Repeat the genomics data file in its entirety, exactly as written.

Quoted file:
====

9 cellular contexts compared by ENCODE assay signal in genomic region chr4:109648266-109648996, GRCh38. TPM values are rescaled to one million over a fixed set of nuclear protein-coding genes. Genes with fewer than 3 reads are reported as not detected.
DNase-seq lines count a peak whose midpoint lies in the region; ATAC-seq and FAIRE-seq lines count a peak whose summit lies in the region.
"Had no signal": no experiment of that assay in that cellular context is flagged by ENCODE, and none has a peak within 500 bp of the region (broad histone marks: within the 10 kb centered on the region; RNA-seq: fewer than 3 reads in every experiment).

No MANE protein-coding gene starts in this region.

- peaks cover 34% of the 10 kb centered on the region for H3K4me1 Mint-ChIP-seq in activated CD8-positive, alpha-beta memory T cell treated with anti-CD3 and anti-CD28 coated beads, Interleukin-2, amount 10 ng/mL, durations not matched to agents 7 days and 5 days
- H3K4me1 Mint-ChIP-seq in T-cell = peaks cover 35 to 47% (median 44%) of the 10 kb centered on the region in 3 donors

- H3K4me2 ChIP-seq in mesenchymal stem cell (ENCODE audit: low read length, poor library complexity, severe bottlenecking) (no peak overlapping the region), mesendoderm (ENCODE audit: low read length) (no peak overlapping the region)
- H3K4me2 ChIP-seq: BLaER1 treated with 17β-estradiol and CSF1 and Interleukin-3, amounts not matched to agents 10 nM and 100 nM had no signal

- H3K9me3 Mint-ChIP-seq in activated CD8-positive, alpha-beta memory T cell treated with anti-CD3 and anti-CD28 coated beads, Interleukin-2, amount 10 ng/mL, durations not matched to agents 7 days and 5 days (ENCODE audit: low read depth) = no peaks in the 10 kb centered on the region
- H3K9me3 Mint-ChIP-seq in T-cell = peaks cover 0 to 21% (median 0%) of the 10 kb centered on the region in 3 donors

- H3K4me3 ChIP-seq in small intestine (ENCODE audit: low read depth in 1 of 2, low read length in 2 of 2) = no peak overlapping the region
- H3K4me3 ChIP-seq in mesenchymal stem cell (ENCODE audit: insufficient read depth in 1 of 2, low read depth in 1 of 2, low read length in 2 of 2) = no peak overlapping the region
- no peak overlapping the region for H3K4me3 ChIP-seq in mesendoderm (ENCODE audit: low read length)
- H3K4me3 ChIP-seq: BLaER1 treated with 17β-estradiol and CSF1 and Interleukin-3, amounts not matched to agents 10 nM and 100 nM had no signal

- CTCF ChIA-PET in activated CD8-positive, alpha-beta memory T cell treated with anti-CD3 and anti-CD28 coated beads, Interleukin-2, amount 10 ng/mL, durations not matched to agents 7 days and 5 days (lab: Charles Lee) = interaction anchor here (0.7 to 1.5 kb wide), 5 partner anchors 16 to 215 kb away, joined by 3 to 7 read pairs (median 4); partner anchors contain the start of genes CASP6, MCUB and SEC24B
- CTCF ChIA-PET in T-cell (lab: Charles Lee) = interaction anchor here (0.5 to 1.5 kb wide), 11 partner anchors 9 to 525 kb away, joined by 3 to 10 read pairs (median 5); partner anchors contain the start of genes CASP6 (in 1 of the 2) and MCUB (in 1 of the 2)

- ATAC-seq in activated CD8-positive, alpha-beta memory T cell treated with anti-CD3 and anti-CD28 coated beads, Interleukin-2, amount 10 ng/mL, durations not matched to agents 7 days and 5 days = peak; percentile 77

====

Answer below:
9 cellular contexts compared by ENCODE assay signal in genomic region chr4:109648266-109648996, GRCh38. TPM values are rescaled to one million over a fixed set of nuclear protein-coding genes. Genes with fewer than 3 reads are reported as not detected.
DNase-seq lines count a peak whose midpoint lies in the region; ATAC-seq and FAIRE-seq lines count a peak whose summit lies in the region.
"Had no signal": no experiment of that assay in that cellular context is flagged by ENCODE, and none has a peak within 500 bp of the region (broad histone marks: within the 10 kb centered on the region; RNA-seq: fewer than 3 reads in every experiment).

No MANE protein-coding gene starts in this region.

- peaks cover 34% of the 10 kb centered on the region for H3K4me1 Mint-ChIP-seq in activated CD8-positive, alpha-beta memory T cell treated with anti-CD3 and anti-CD28 coated beads, Interleukin-2, amount 10 ng/mL, durations not matched to agents 7 days and 5 days
- H3K4me1 Mint-ChIP-seq in T-cell = peaks cover 35 to 47% (median 44%) of the 10 kb centered on the region in 3 donors

- H3K4me2 ChIP-seq in mesenchymal stem cell (ENCODE audit: low read length, poor library complexity, severe bottlenecking) (no peak overlapping the region), mesendoderm (ENCODE audit: low read length) (no peak overlapping the region)
- H3K4me2 ChIP-seq: BLaER1 treated with 17β-estradiol and CSF1 and Interleukin-3, amounts not matched to agents 10 nM and 100 nM had no signal

- H3K9me3 Mint-ChIP-seq in activated CD8-positive, alpha-beta memory T cell treated with anti-CD3 and anti-CD28 coated beads, Interleukin-2, amount 10 ng/mL, durations not matched to agents 7 days and 5 days (ENCODE audit: low read depth) = no peaks in the 10 kb centered on the region
- H3K9me3 Mint-ChIP-seq in T-cell = peaks cover 0 to 21% (median 0%) of the 10 kb centered on the region in 3 donors

- H3K4me3 ChIP-seq in small intestine (ENCODE audit: low read depth in 1 of 2, low read length in 2 of 2) = no peak overlapping the region
- H3K4me3 ChIP-seq in mesenchymal stem cell (ENCODE audit: insufficient read depth in 1 of 2, low read depth in 1 of 2, low read length in 2 of 2) = no peak overlapping the region
- no peak overlapping the region for H3K4me3 ChIP-seq in mesendoderm (ENCODE audit: low read length)
- H3K4me3 ChIP-seq: BLaER1 treated with 17β-estradiol and CSF1 and Interleukin-3, amounts not matched to agents 10 nM and 100 nM had no signal

- CTCF ChIA-PET in activated CD8-positive, alpha-beta memory T cell treated with anti-CD3 and anti-CD28 coated beads, Interleukin-2, amount 10 ng/mL, durations not matched to agents 7 days and 5 days (lab: Charles Lee) = interaction anchor here (0.7 to 1.5 kb wide), 5 partner anchors 16 to 215 kb away, joined by 3 to 7 read pairs (median 4); partner anchors contain the start of genes CASP6, MCUB and SEC24B
- CTCF ChIA-PET in T-cell (lab: Charles Lee) = interaction anchor here (0.5 to 1.5 kb wide), 11 partner anchors 9 to 525 kb away, joined by 3 to 10 read pairs (median 5); partner anchors contain the start of genes CASP6 (in 1 of the 2) and MCUB (in 1 of the 2)

- ATAC-seq in activated CD8-positive, alpha-beta memory T cell treated with anti-CD3 and anti-CD28 coated beads, Interleukin-2, amount 10 ng/mL, durations not matched to agents 7 days and 5 days = peak; percentile 77